Q The Lakers salvaged a win Tuesday night. But do you sense the Pistons are poised for the upset in this series?

A Karl Malone and Gary Payton are struggling right now. The Pistons are younger, fresher, deeper and a more complete team. Larry Brown has to convince them that the offensive attack has to be changed. They cannot think that they have done anything yet. There is nothing more meaningless than being tied at the end of the first quarter. Which is where both teams find themselves right now.

Q What do you think the chances are that the Lakers will remain fairly intact next season?

A You have to look at today. And that is why I admire Phil Jackson. He doesn't really let all the exterior nonsense get in the way of what he is trying to do. I can't think of why any of those guys would ever think about wanting to leave the Lakers. I told Luke on the day he got drafted that he was the luckiest guy in the entire draft. That includes LeBron (James) and Carmelo (Anthony). Luke is 24, single, living on the beach and playing for the Lakers. You know, enjoy today. Get on your bike and go up and down the boardwalk. Have a big smile on your face and get to work.

Have a question or an idea for Fred Mitchell?
Copyright 2004, The Chicago Tribune

06-11-2004, 10:20 AM
UB, I tend to agree with most of what you said. I do have some complaints. Not necessarily with ABC but with TV coverage in general.

Why oh why do they show the coaches, the bench and do interviews while the game is in progress.

Like anyone really cares what Jackson and Brown are doing while the guards are bring the ball up the court or they are running a fast break.

They can conduct interviews and still show the action on the court. We don't need to see who they are interviewing.

With Michaels doing the broadcast, you had better be watching the game to see what is happening. How many times have the cameras been on the crowd, bench or something else, when a foul occurs and the camera then pans back to the court just as the players are walking to the foul line.

Michaels then makes one of his famous statements "There has been a foul or was that traveling" "Yes, it was a foul". He doesn't bother to tell anyone who the foul was on.

Anyway, so much for my ranting and go Pistons. I am loving the "Leastern Conference" dominance. :pepper: :dance: :D :cool:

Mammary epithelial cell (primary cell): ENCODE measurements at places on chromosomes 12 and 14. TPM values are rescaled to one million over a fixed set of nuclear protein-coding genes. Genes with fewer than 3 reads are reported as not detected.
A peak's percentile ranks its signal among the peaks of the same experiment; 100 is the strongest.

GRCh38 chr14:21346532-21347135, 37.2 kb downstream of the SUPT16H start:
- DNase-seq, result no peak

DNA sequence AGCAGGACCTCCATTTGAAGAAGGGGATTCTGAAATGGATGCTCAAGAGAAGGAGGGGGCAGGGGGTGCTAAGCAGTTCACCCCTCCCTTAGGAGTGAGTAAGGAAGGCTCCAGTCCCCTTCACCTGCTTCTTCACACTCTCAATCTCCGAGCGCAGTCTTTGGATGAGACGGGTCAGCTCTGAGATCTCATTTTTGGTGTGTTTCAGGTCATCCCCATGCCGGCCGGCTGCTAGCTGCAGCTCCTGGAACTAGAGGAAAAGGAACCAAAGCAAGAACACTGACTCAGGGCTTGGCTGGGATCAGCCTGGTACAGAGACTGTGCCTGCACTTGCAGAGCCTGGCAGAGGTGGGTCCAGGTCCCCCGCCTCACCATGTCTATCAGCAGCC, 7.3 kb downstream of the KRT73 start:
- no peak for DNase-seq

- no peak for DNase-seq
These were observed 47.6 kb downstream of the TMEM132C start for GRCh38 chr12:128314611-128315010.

06-11-2004, 12:27 PM
Actually I like when they say what the coaches said during timeouts, I think that's good insight and tells you what they players are supposed to be going for next (be it rebounds, better D, specific offense, whatever).

06-11-2004, 12:37 PM
Actually I like when they say what the coaches said during timeouts, I think that's good insight and tells you what they players are supposed to be going for next (be it rebounds, better D, specific offense, whatever).

I agree.

One interesting thing about that. If you watch and listen closely, you always hear more about what Larry Brown says in the huddles. That is because LB has no problem with the sideline reporters listening in.

Carlisle did not allow it, nor does Phil Jackson.

In the Finals all the info is coming from Kurt Rambis. You'll notice Michelle Tafoya say that Kurt Rambis said such and such. Same with the Pcers, Jim Gray always had second hand info from the assistant coach or players.

I always saw Jim Gray walking around huddles, and as soon as the huddles broke he would grab a Pacers bench player or assistant coach to get what Rick had to say.

Larry Brown was not even upset when ABC reported that LB told his team that the Lakers can't guard them, and they can get any shot they want.

Brown is also one of the only coaches in the league who lets the media into practices.

06-11-2004, 12:47 PM
I like that the mics always seem to pick up Rasheed yelling "The ball ain't gonna lie!" after the Lakers miss a free throw following a questionable foul call.

06-11-2004, 01:31 PM
I'll second the pro-Bill-Walton feelings. He keeps me entertained. There aren't many color guys that give useful information (things I didn't already know) anyway, so I'd just as soon have Walton because he can make me laugh.

Doc Rivers . . . . :puke: . Thank you Boston for hiring this guy to get him off my tv set next year and BOO to the Magic for firing him so he could be there this year.